Weekly review: KSE continues to rise towards uncharted territory

Published: May 26, 2013
Hopes of resolution of energy crisis and budget expectations aided the growth.

Hopes of resolution of energy crisis and budget expectations aided the growth.

KARACHI: The stock market’s relentless upward drive continued after its impressive performance in the previous week as the benchmark KSE-100 index eased past the 21,000-point barrier and closed with a gain of 767 points (3.6%) during the week ended May 24.

The index had recorded a gain of 621 points (3.1%) a week earlier after the emphatic win in general elections of Nawaz Sharif’s Pakistan Muslim League, whose policies are viewed as pro-business by the investor community.

Sharif’s party swept into power on the back of an election campaign that promised an end to the country’s crippling energy crisis and the resolution of issues facing the business community at large. Sharif’s close ties with Saudi Arabia have also instilled confidence into investors, who believe that he may indeed bring a quick workaround for the massive load-shedding being endured by people across the country.

Media reports surfaced that the Saudi government had agreed to offer $15 billion worth of oil to the country on deferred payment over a period of three years. The deal will be essential for averting a balance of payments crisis and to halt depreciation of the rupee, which currently sits at an all-time low against the US dollar.

The news immediately sparked interest in the energy and oil and gas sectors, which grew 4.8% and 8.2% respectively and outperformed the market. Pakistan State Oil was again in the limelight as its share price rose 13.2% during the week, following up on a 15.6% gain in the previous week.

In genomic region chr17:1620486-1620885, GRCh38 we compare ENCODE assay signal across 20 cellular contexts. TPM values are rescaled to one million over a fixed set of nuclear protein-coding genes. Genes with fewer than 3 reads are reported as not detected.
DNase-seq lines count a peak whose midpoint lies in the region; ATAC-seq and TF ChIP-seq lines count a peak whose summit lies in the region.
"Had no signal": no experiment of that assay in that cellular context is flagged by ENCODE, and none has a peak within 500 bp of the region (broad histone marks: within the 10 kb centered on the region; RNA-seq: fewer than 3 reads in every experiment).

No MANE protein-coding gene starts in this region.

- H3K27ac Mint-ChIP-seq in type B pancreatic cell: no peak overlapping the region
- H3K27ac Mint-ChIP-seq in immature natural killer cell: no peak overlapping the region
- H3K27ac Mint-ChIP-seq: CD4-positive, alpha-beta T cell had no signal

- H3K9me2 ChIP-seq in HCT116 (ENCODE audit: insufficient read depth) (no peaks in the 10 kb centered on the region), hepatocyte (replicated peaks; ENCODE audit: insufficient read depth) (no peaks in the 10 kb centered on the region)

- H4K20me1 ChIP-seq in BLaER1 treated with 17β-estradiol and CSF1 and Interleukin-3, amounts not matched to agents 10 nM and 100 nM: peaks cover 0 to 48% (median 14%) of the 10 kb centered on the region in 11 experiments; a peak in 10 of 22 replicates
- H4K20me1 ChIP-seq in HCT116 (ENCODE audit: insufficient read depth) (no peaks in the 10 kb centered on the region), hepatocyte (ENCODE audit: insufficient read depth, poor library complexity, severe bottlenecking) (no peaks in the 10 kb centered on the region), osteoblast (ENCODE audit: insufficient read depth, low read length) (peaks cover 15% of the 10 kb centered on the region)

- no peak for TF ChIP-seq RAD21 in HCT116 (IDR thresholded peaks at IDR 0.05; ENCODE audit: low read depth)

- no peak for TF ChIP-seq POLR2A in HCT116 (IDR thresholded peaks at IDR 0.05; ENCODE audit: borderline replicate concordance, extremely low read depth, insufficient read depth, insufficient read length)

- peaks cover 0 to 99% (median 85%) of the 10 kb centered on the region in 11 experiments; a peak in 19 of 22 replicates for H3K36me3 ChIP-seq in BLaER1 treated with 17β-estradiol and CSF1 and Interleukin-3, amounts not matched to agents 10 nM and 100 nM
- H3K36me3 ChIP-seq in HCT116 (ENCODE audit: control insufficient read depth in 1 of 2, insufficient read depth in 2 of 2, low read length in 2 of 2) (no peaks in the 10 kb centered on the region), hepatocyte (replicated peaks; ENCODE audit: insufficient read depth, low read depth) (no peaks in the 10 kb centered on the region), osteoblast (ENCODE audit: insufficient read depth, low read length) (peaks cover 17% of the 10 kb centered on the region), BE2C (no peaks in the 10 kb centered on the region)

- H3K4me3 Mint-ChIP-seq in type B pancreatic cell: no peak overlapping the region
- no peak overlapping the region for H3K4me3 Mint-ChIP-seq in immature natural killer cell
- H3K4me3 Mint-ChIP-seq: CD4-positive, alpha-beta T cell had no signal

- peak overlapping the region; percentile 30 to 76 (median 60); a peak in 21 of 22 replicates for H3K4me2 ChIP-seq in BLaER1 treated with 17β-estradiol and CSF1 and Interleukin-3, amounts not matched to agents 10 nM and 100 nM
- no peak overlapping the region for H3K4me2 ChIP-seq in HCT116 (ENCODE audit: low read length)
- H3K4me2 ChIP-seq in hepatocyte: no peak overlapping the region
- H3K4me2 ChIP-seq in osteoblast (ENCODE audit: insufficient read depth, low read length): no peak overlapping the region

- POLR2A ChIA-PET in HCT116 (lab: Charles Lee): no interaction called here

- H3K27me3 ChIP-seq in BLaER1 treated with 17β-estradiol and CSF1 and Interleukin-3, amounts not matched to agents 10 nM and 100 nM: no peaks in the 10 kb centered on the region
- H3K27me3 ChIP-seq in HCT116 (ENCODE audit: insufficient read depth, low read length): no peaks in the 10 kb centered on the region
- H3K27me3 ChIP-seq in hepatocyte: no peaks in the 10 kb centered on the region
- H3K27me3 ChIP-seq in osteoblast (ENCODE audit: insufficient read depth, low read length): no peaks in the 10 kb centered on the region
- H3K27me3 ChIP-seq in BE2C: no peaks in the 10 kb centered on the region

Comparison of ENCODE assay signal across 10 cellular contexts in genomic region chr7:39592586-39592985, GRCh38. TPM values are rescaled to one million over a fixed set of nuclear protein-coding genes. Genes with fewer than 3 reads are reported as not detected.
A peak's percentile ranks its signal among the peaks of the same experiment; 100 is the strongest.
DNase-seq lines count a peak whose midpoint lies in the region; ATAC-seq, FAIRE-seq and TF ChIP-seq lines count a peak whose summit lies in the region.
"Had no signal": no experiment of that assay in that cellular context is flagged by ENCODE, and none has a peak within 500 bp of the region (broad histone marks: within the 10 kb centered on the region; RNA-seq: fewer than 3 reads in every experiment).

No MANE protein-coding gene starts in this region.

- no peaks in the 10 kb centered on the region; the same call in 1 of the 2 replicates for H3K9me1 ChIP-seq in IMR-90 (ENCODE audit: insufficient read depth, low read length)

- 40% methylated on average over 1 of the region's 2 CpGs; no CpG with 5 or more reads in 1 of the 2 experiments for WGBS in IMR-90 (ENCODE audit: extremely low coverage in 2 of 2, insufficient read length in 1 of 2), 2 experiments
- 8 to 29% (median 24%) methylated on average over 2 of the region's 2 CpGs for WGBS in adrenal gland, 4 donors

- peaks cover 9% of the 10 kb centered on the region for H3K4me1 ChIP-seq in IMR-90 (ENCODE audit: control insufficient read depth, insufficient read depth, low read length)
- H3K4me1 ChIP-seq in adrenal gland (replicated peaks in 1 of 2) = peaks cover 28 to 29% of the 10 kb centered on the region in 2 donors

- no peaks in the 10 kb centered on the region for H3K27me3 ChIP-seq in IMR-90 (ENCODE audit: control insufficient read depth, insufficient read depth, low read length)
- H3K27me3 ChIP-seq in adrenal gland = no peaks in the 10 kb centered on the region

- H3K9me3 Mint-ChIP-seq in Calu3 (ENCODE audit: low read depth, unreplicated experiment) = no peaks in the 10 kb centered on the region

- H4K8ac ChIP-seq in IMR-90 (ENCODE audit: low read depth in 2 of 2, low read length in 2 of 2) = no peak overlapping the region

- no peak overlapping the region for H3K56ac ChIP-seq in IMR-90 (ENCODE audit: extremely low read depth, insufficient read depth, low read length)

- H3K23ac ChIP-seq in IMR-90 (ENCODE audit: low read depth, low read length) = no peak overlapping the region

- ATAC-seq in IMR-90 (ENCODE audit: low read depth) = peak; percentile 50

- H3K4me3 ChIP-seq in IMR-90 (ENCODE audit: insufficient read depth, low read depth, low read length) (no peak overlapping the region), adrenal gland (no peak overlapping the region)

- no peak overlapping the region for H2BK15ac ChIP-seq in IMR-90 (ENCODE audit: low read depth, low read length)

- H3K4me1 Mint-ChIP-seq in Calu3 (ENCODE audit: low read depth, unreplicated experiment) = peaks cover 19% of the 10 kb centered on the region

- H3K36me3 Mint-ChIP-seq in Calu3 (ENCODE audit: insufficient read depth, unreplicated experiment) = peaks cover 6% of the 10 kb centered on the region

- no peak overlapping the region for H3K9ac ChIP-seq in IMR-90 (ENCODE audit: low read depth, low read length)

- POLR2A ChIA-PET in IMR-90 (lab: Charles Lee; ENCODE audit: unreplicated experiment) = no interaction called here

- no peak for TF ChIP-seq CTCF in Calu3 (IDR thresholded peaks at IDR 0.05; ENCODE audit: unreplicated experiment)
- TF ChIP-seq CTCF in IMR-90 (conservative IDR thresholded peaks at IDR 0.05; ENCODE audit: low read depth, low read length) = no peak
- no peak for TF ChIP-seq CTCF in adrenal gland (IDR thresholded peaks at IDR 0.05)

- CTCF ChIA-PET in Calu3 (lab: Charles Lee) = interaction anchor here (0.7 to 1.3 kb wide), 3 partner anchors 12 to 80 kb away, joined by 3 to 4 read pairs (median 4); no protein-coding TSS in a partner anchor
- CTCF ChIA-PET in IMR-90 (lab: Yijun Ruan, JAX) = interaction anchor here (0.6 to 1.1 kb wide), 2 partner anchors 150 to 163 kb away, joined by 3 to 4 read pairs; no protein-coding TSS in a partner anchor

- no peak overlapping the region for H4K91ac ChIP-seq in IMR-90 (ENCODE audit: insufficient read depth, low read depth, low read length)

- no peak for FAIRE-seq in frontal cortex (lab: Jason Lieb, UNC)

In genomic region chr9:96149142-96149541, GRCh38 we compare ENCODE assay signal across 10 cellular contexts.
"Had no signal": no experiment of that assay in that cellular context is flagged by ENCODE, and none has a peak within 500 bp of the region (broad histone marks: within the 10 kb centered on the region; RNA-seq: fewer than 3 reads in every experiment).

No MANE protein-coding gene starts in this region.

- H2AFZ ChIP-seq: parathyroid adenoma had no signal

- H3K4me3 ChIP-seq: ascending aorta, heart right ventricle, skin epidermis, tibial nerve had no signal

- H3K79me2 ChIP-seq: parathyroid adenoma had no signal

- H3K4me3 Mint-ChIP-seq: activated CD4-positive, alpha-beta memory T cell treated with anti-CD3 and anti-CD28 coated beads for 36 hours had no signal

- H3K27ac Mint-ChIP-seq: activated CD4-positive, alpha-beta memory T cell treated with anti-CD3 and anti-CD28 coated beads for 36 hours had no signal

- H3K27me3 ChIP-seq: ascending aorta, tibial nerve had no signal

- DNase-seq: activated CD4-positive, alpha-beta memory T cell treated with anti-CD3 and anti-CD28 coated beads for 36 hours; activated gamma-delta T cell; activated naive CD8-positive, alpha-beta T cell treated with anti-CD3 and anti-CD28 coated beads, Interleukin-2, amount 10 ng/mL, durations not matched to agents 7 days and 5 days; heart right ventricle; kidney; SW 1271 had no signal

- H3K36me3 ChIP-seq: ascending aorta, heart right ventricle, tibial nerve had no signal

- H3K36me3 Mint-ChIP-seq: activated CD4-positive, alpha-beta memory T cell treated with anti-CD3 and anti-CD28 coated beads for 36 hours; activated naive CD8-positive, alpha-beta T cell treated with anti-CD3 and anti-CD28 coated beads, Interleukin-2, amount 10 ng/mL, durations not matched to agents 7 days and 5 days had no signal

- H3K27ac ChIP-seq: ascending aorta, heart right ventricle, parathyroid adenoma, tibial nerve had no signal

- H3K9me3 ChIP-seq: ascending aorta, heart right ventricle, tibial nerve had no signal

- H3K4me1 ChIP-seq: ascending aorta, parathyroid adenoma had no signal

The oil and gas sector was also aided by the release of funds, albeit a small amount, by the Ministry of Finance for easing the pain of circular debt. If the Saudi deal goes through, the sector can expect a massive reduction in circular debt, which will aid in the long-term resolution of the energy crisis.

The KSE index posted strong gains for the opening three sessions before easing off towards the end of the week with a mild correction. Investors also chose to be cautious after the caretaker government announced plans to bring a mini-budget through a presidential ordinance before the new government is sworn in.

The mini-budget envisages a broad-based increase in taxation for the auto, fertiliser, cement and textile sectors. The measures will help in meeting tax targets but will be very unpopular with the industries and the population and will likely be scrapped by the incoming government.

Average trading volumes shot up 29% to a solid 439 million shares per day, while average daily value improved further by 42.5% to stand at Rs14.02 billion. Market capitalisation increased 3.3% to Rs5.16 trillion by the end of the week.

Winners of the week

Mari Gas Company

Mari Gas Company specialises in the drilling, production and selling of natural gas.

Pak Services

Pakistan Services is the holding company for Pearl Continental Hotels (Private) Limited, which constructs, operates and manages hotels. The group also owns a number of smaller companies that provide rent-a-car, travel arrangements and tour packages.

Pace Pakistan

Pace Pakistan develops real estate in both the residential and commercial sectors. The company develops and constructs shopping malls, supermarkets, and apartments.

Losers of the week

Murree Brewery

Murree Brewery Company specialises in the manufacture of beer and Pakistan Made Foreign Liquor. The group also has juice extraction and food manufacturing divisions, located at Rawalpindi and Hattar respectively.

Askari Bank

Askari Commercial Bank provides commercial banking services. The bank has branches in Pakistan, Azad Jammu, Kashmir and Bahrain.

Colgate Palmolive

Colgate-Palmolive Pakistan manufactures and sells detergents, personal hygiene, and a variety of other products.

Published in The Express Tribune, May 26th, 2013.

Like Business on Facebook to stay informed and join in the conversation.

Facebook Conversations

More in Business